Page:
‘Does Political Violence Work?’ – Reflections on a British Academy Panel
On 18 September 2019, the British Academy brought together some of the world’s foremost experts on terrorism to discuss the question of whether political violence works, and to explore the efficacy of civil resistance and terrorism. The panel was chaired by Professor Louise Richardson, Vice-Chancellor of Oxford University. Professor Richardson was joined by Professor Erica Chenoweth, Berthold Beitz Professor in Human Rights and International Affairs at Harvard Kennedy School, and Queen’s University Belfast’s of Politics Professor Richard English.
Professor Chenoweth is best known for her work on why civil resistance works, while Dr. English explores topics including Irish history, conflict, and the response after 9/11. His most recent book, Does Terrorism Work? A History, was released in 2016. Presenting the results of her quantitative analysis of civil resistance movements, Professor Chenoweth used the panel as an opportunity to highlight that non-violent insurrection is twice as likely to succeed as violent insurrection, with 50% of non-violent insurrections succeeding.
Meanwhile, Professor English emphasized that there is value in recognizing that there are layers to the motivations which lead individuals to participate in political violence, including revenge, fame-seeking ego, political-strategic, and tactical incentives. Differentiating between tactical and strategic successes is particularly key, as a suicide bomber may experience a short-term ‘tactical success’ by driving a foreign force away, but that should not be considered a long-term strategic success.
Key takeaways from the panel included:
- Non-violent insurrection is a more effective tool for recruiting support from members of mainstream society. It is also particularly effective at achieving gender parity in its recruitment.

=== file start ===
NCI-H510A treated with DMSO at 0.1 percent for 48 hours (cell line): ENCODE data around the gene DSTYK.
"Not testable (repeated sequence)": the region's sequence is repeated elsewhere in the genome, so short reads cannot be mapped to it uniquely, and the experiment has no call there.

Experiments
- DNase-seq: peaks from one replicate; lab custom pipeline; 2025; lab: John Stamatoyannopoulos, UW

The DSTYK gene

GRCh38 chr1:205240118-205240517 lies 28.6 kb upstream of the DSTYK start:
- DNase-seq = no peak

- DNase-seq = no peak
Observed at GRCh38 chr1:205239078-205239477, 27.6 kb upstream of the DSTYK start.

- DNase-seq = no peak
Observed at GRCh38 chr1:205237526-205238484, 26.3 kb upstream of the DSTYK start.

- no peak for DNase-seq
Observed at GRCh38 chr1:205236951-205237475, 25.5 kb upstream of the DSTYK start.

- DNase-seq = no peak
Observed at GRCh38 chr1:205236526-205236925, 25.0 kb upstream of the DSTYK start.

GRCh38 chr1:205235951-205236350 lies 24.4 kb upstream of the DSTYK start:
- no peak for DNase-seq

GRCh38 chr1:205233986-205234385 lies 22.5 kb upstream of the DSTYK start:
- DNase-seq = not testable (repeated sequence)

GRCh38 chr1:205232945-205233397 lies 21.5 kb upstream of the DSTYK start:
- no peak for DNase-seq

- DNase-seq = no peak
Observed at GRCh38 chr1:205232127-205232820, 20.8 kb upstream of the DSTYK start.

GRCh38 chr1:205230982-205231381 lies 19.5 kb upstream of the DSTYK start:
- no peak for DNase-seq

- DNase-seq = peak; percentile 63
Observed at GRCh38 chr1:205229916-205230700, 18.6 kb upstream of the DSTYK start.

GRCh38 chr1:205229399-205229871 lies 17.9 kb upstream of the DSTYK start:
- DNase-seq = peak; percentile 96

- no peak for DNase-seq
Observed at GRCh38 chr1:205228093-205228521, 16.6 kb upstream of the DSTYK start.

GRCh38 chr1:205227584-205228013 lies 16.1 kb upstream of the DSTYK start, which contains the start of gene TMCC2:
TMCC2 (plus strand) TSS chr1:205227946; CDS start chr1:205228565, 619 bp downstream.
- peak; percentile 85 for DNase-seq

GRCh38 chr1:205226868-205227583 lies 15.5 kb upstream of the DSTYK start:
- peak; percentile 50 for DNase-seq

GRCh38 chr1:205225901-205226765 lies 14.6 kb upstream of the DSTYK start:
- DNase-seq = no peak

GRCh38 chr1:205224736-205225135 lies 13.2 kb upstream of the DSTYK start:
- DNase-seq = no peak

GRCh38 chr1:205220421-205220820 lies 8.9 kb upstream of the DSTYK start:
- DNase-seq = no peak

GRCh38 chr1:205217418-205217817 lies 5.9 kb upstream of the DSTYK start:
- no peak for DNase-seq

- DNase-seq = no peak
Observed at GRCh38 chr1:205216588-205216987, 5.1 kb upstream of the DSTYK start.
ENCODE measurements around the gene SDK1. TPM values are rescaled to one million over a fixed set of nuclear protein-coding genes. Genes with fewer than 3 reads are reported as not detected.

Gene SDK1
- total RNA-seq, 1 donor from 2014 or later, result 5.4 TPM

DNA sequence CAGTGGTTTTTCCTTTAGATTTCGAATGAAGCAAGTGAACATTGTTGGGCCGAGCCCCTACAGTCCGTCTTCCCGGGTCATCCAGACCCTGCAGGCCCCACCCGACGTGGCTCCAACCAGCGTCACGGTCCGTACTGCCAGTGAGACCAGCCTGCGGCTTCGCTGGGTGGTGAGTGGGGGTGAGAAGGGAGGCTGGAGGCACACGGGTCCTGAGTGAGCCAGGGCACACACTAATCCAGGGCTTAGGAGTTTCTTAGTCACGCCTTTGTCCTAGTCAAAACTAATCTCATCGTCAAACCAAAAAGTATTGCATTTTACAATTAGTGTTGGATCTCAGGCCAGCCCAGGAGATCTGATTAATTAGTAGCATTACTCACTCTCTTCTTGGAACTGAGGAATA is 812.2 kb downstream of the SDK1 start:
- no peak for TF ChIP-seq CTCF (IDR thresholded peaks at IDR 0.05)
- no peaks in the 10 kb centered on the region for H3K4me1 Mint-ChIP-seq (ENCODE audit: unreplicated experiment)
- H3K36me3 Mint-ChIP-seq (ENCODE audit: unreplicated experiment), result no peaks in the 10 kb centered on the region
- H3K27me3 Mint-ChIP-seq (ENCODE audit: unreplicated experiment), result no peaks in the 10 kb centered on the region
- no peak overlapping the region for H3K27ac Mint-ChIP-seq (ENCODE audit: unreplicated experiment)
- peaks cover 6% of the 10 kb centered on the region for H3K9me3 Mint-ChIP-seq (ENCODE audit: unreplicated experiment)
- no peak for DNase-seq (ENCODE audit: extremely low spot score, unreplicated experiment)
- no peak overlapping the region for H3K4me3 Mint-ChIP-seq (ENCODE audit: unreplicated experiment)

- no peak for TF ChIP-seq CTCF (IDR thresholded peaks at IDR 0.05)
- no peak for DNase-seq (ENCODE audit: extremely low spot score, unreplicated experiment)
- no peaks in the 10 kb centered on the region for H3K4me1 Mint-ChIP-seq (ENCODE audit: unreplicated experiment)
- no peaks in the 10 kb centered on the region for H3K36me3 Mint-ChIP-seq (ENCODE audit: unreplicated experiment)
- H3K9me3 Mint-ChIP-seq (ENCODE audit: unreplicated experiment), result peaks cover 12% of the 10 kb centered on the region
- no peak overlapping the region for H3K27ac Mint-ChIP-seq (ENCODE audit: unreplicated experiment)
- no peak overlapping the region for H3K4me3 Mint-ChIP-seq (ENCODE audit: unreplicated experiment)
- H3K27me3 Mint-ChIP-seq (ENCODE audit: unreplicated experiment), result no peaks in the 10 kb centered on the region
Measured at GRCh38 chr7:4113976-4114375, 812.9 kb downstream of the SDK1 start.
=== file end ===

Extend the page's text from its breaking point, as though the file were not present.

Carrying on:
- Strikes and stay-at-home demonstrations are incredibly powerful tools of non-violent insurrection movements, because they are hard for other actors to repress and suppress.
- There are a whole host of issues surrounding the definition of terrorism, including whether to include state terrorism, and how to categorize civilian resistance which is backed by foreign states.
- Organizations involved in terrorism are also often involved in other forms of criminal behavior, and wealth often flows between these types of activities.
- It is important for states who have experienced an act of terrorism to not overreact. Overreaction can result in actions being taken against people who are not members of the terrorist organization, and their subjection to oppression can generate more recruitment in the long-term.
Panelists emphasized that research into the nuances of this subject is vital, because terrorists believe that their methods work, and sound academic research can provide objective assessments on the efficacy of such methods. The evidence-base supporting non-violent alternatives as more effective then has the potential to be used as a dissuading tool.
Recommended further reading:
- The Strategies of Terrorism Author(s): Andrew H. Kydd and Barbara F. Walter, 2006
- What Terrorists Really Want: Terrorist Motives and Counterterrorism Strategy, Max Abrams 2008
Photo credit: Kate McNeil